The Hendersons, and the festival’s other organizers, which now includes a committee of eight to ten people to steer its vision, have had to overcome several challenges through the years to make sure the festival was not only self-sustaining, but able to help sustain the Tinner Hill Heritage Foundation’s other programs.
Some of the major challenges over the years have been the bad weather, competing with other festivals for performers, finding funders and sponsorship for the event and getting people to pay for the festival in recent years who remember when the festival was free. One of the ways the organizers of the festival have overcome that last challenge was to constantly reinvent the event, which has grown from a one-day to a three-day affair.
“We’ve constantly had to do assessments of what worked, what didn’t work and to create new ways of what we are doing every year,” Ed Henderson said. “In the beginning it was more of a family affair, a community event, and then with the preservation work it grew and grew.
In recent years, planning for the event typically starts eight months in advance, the Hendersons said, and 60 to 85 volunteers work the festival, way up from “a dedicated few” who helped put on the festival its early years.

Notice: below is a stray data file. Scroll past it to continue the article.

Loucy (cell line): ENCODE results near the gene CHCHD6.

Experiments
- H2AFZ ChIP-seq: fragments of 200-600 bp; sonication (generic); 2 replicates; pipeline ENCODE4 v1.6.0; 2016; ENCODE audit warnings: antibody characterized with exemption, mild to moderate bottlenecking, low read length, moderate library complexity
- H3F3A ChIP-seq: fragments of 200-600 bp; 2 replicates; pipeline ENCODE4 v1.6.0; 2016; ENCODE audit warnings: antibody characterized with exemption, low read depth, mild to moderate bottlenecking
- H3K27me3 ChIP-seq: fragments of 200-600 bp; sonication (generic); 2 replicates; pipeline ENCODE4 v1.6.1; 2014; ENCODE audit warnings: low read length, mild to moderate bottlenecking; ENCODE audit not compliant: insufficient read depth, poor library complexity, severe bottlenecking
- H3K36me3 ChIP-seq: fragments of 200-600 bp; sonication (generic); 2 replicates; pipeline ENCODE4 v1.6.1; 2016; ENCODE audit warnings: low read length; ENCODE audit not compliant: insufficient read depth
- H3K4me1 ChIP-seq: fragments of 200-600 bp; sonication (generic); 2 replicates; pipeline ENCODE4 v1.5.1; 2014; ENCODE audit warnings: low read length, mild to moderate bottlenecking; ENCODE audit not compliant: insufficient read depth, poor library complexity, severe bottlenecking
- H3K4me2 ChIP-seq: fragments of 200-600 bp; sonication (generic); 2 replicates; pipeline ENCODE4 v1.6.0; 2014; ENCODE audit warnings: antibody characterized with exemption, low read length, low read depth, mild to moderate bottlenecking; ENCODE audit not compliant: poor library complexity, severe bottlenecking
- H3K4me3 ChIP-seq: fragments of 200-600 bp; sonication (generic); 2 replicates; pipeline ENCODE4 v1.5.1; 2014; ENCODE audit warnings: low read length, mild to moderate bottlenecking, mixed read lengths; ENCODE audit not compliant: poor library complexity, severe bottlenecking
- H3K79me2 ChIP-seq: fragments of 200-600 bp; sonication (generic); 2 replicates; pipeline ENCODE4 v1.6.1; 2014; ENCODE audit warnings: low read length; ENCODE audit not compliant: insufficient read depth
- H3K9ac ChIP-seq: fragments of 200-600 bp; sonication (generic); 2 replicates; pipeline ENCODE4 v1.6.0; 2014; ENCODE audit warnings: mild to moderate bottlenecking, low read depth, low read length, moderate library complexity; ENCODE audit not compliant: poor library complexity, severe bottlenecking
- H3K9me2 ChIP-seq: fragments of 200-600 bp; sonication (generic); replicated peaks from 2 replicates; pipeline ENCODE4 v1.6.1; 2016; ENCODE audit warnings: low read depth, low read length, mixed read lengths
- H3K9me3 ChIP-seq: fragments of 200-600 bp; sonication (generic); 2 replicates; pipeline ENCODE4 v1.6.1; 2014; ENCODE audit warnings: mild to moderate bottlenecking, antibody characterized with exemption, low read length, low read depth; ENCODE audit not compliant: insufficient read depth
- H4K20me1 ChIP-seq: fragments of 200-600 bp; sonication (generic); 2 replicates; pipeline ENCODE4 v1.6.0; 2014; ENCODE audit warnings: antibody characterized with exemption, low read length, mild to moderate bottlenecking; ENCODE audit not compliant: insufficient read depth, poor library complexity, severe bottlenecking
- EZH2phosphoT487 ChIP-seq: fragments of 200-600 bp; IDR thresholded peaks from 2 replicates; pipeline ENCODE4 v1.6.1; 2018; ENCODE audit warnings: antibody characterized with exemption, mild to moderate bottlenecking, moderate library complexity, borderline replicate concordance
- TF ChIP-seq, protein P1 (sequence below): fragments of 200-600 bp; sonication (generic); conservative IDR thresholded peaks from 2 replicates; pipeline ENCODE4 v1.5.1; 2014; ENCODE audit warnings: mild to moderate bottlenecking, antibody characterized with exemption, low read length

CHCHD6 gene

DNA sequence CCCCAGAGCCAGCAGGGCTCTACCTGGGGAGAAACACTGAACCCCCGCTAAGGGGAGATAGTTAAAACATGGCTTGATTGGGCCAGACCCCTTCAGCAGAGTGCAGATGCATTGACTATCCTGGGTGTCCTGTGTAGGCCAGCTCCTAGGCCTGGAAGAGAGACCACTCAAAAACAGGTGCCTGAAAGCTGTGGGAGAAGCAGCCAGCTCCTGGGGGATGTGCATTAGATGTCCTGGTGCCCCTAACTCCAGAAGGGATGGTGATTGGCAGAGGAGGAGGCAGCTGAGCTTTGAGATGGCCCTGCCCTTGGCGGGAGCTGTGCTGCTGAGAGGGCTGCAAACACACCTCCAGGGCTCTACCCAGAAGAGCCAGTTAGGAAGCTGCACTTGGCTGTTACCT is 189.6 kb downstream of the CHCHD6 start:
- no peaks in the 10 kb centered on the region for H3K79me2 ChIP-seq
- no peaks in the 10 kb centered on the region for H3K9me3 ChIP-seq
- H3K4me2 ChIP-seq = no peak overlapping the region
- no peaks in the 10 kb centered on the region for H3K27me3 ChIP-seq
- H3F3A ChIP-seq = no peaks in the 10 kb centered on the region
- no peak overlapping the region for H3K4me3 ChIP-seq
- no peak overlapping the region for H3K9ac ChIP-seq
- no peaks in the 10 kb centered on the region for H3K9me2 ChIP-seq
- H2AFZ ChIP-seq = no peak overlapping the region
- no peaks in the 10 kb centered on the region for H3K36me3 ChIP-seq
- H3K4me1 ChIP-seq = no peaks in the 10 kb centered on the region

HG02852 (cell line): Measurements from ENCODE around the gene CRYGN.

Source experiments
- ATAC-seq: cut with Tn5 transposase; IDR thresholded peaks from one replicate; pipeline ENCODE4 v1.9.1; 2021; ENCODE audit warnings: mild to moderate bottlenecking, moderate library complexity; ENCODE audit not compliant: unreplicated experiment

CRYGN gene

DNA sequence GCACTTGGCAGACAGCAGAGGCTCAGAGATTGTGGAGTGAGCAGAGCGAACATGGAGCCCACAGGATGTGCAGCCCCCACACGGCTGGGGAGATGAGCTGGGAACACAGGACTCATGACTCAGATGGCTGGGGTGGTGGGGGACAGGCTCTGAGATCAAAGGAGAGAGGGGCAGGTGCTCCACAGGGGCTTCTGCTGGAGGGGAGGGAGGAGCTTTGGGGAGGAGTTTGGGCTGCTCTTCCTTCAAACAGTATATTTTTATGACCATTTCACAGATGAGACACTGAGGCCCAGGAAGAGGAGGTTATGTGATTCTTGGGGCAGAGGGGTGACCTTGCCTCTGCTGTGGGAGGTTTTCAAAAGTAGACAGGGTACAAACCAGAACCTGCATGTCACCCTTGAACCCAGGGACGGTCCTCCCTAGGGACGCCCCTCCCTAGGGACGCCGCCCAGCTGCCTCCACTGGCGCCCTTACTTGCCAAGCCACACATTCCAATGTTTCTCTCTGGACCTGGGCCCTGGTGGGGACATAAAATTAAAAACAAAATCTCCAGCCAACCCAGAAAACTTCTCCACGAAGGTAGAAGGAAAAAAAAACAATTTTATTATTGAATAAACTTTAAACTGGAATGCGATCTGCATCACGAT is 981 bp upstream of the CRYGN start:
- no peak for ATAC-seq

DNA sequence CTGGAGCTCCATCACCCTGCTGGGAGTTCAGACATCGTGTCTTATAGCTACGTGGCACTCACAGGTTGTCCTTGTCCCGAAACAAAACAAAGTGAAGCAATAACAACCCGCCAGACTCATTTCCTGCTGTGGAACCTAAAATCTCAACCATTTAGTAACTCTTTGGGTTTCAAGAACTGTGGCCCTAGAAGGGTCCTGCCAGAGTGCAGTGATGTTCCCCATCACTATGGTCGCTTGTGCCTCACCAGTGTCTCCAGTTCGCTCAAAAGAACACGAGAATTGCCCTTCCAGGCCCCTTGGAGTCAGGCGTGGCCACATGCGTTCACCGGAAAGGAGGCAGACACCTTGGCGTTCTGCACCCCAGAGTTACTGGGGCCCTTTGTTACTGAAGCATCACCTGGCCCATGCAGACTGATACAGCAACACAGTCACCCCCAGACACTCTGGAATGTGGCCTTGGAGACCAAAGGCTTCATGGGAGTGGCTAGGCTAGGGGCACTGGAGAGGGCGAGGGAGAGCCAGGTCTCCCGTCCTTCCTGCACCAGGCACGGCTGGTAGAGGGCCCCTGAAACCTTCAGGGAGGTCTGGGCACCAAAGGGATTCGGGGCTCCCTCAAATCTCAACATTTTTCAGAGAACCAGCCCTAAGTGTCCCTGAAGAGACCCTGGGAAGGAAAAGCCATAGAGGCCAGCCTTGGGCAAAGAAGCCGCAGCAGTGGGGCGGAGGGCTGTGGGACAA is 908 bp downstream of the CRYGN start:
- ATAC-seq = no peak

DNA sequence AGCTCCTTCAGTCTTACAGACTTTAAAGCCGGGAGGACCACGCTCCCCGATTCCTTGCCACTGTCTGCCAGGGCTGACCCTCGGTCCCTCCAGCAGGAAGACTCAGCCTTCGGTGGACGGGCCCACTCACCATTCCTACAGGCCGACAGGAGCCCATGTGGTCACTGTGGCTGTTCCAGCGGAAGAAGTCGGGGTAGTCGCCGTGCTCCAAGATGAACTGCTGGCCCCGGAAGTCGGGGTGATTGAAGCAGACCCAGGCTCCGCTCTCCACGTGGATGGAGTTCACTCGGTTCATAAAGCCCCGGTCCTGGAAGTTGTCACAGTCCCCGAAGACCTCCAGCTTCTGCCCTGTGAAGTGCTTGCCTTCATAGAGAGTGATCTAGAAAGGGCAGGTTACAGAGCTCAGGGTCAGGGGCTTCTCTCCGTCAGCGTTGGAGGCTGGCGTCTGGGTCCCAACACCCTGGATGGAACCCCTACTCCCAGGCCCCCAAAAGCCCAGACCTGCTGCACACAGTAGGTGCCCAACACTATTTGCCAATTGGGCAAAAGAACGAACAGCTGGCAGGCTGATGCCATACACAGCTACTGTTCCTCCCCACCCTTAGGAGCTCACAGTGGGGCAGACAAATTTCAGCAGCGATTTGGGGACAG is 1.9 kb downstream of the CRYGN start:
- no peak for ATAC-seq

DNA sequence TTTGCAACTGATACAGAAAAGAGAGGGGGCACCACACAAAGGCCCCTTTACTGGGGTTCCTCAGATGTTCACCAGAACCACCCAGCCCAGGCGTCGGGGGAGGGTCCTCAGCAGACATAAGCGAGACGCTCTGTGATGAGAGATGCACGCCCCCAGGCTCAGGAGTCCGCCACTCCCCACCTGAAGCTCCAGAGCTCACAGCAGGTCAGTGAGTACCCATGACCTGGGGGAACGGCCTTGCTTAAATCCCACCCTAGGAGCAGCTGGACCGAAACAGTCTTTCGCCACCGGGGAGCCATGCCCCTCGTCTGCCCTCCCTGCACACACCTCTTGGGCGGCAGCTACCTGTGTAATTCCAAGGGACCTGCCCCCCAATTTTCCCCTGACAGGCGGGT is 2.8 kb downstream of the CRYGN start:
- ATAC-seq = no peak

The caliber and notoriety of the musicians booked to play the festival has also changed over the years. A recent favorite of Nikki Graves Henderson was in 2009 when Chuck Brown and Bobby Parker performed the blues.
“We focused on professionalizing the festival and being more consistent with the caliber of the musicians that we book,” she said. “In the beginning we tried to use mostly local musicians, but realized that there was a niche for national musicians because local musicians, you can see them anytime. Any weekend, any day of the week you can go to different parts of the city or region and see somebody. But the big draw became having someone who you can’t normally see all the time.”
Nikki Graves Henderson said that there is still a “cross-pollination” of artists each year, with shows exhibiting Falls Church’s local blues musicians along with national artists. Because, despite its national and international appeal, this is a local event with economic benefit for the City.
“It’s about the community, but it’s also larger than the community,” Ed Henderson said. “The festival is about the blues, it’s about music, it’s about culture, it’s about history and I think that by having the festival it helps to expose people to that culture and to that history, but also to the significant role that African-Americans have played in Falls Church.”
Nikki Henderson added: “When we made the decision to reinvent the street festival into a blues festival, we had a bigger goal in mind. The bigger goal was to make Falls Church a destination, a weekend destination that would draw people from all across the region and nation to Falls Church for the weekend. It’s an economic driver. Most people don’t realise that. That the arts really are an economic driver.”